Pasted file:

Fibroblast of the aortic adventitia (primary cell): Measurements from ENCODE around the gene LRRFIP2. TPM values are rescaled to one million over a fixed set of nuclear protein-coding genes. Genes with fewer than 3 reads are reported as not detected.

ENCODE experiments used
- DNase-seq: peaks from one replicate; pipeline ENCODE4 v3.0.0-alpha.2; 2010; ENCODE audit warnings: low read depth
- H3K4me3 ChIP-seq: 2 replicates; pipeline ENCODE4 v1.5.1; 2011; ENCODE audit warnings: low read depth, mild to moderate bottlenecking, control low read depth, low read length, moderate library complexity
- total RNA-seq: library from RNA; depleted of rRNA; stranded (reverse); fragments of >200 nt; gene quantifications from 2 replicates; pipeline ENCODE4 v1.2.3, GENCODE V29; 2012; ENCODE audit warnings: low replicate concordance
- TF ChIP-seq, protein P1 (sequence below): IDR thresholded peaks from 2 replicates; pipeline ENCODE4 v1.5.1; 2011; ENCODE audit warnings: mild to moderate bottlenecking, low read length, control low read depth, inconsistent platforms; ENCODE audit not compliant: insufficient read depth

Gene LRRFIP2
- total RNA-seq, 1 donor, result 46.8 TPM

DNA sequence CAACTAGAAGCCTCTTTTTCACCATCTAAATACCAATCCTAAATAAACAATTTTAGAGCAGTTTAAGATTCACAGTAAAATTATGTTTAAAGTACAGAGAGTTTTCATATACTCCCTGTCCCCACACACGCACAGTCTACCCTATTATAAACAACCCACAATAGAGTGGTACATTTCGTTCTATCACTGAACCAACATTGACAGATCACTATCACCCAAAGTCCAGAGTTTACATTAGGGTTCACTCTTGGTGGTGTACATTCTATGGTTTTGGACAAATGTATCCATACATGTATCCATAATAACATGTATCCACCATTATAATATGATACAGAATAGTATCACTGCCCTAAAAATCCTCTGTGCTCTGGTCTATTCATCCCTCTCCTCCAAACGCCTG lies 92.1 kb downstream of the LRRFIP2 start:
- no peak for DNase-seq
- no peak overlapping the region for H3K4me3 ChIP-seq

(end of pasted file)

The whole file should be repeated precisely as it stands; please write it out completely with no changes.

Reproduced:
Fibroblast of the aortic adventitia (primary cell): Measurements from ENCODE around the gene LRRFIP2. TPM values are rescaled to one million over a fixed set of nuclear protein-coding genes. Genes with fewer than 3 reads are reported as not detected.

ENCODE experiments used
- DNase-seq: peaks from one replicate; pipeline ENCODE4 v3.0.0-alpha.2; 2010; ENCODE audit warnings: low read depth
- H3K4me3 ChIP-seq: 2 replicates; pipeline ENCODE4 v1.5.1; 2011; ENCODE audit warnings: low read depth, mild to moderate bottlenecking, control low read depth, low read length, moderate library complexity
- total RNA-seq: library from RNA; depleted of rRNA; stranded (reverse); fragments of >200 nt; gene quantifications from 2 replicates; pipeline ENCODE4 v1.2.3, GENCODE V29; 2012; ENCODE audit warnings: low replicate concordance
- TF ChIP-seq, protein P1 (sequence below): IDR thresholded peaks from 2 replicates; pipeline ENCODE4 v1.5.1; 2011; ENCODE audit warnings: mild to moderate bottlenecking, low read length, control low read depth, inconsistent platforms; ENCODE audit not compliant: insufficient read depth

Gene LRRFIP2
- total RNA-seq, 1 donor, result 46.8 TPM

DNA sequence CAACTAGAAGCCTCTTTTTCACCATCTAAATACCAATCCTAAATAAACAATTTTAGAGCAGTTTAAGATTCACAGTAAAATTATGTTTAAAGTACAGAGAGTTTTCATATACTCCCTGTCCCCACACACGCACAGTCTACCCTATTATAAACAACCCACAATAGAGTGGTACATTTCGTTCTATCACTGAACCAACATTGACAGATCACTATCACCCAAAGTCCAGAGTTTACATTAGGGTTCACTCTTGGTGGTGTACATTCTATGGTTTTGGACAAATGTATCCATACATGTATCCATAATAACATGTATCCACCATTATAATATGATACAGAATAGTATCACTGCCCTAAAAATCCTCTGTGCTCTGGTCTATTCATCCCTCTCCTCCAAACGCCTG lies 92.1 kb downstream of the LRRFIP2 start:
- no peak for DNase-seq
- no peak overlapping the region for H3K4me3 ChIP-seq